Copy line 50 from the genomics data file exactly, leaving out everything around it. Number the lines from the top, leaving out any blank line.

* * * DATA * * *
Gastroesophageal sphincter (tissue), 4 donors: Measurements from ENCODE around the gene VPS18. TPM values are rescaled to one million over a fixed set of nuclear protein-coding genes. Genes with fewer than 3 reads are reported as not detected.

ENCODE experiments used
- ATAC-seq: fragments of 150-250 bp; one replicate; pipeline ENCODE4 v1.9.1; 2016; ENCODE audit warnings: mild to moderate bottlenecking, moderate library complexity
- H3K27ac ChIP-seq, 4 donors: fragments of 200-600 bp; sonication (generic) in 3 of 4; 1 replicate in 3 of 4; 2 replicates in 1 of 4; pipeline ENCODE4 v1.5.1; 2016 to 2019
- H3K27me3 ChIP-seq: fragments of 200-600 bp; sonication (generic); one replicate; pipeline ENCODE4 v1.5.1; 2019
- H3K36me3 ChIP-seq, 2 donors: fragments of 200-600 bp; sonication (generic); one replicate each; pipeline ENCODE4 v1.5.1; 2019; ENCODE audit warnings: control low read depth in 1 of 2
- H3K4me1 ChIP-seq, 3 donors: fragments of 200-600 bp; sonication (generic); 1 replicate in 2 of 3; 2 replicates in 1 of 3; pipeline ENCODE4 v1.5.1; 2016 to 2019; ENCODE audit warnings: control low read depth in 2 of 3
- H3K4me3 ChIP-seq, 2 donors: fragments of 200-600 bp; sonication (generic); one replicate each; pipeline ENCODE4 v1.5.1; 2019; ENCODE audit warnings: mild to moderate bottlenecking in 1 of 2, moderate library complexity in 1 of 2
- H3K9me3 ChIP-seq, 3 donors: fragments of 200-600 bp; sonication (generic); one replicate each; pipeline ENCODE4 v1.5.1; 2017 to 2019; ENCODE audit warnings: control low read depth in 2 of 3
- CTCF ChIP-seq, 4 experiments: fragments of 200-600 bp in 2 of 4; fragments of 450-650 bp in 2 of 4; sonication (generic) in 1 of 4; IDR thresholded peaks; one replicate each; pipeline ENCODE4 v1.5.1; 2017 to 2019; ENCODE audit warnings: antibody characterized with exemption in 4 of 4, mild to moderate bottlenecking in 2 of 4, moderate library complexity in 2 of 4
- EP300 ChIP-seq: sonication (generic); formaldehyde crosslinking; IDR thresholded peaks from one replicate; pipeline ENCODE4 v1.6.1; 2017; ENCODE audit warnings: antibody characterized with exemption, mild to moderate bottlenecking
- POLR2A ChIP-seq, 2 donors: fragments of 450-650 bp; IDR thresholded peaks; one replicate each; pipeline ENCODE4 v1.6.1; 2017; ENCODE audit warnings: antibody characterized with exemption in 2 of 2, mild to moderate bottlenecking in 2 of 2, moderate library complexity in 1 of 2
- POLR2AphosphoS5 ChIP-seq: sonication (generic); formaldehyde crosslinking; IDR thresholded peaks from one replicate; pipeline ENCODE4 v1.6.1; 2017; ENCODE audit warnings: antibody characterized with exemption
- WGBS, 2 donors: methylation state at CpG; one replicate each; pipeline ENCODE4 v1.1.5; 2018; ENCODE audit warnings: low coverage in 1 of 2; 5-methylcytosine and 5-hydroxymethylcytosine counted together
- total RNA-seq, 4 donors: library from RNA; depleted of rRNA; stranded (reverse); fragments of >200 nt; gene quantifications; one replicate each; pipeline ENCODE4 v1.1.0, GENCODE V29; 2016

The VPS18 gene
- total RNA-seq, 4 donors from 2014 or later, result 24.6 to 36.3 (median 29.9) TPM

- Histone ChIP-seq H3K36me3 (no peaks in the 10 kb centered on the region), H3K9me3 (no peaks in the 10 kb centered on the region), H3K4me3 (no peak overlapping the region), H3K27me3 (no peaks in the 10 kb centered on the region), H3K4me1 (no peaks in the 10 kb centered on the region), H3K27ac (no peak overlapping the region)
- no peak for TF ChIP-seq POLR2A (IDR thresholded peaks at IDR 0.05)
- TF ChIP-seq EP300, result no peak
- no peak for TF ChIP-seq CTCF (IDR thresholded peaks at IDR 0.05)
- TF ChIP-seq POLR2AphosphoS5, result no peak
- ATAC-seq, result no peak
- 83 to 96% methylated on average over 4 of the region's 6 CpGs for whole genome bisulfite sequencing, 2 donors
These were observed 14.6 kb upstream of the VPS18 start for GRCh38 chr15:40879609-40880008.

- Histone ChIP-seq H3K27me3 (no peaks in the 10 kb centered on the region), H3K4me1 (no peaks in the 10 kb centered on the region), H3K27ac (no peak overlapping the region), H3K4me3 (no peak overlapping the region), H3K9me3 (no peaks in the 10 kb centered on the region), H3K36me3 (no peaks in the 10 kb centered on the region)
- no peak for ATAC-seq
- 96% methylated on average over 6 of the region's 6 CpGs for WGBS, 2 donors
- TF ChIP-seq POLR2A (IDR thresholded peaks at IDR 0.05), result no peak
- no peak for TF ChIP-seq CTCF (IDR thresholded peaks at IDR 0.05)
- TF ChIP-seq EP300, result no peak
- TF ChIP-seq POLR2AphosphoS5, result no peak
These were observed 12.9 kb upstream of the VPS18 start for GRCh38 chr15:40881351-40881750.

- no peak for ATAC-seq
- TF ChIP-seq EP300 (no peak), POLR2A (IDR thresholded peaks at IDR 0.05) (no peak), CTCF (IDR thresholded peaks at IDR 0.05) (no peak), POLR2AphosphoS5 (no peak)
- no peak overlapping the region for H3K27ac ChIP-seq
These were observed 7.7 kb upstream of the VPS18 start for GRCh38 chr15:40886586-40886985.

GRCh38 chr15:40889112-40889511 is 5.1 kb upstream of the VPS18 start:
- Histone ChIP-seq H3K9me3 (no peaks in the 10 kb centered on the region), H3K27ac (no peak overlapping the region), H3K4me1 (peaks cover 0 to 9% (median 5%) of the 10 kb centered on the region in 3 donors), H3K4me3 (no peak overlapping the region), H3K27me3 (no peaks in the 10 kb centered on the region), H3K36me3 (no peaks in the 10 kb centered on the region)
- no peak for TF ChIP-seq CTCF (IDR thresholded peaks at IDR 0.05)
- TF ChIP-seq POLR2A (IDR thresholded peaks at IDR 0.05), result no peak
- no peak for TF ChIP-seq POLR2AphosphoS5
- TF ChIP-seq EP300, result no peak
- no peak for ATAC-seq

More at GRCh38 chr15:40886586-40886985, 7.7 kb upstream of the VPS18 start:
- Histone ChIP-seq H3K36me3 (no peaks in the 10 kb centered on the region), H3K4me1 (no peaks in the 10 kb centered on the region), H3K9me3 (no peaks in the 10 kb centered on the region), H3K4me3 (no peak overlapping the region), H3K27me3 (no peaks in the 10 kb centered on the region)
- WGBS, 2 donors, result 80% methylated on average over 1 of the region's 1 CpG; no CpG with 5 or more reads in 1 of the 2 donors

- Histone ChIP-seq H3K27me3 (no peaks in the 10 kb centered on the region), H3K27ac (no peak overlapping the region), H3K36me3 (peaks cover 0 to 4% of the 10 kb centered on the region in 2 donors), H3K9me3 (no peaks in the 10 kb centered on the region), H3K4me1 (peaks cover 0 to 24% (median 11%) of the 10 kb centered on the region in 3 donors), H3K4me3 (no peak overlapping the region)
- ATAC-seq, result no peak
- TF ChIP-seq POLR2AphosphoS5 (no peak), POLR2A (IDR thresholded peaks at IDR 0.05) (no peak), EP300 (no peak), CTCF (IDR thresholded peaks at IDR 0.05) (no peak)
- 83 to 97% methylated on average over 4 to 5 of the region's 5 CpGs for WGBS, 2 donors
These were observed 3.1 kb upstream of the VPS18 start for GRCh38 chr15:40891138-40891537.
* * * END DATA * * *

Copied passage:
- TF ChIP-seq POLR2AphosphoS5 (no peak), POLR2A (IDR thresholded peaks at IDR 0.05) (no peak), EP300 (no peak), CTCF (IDR thresholded peaks at IDR 0.05) (no peak)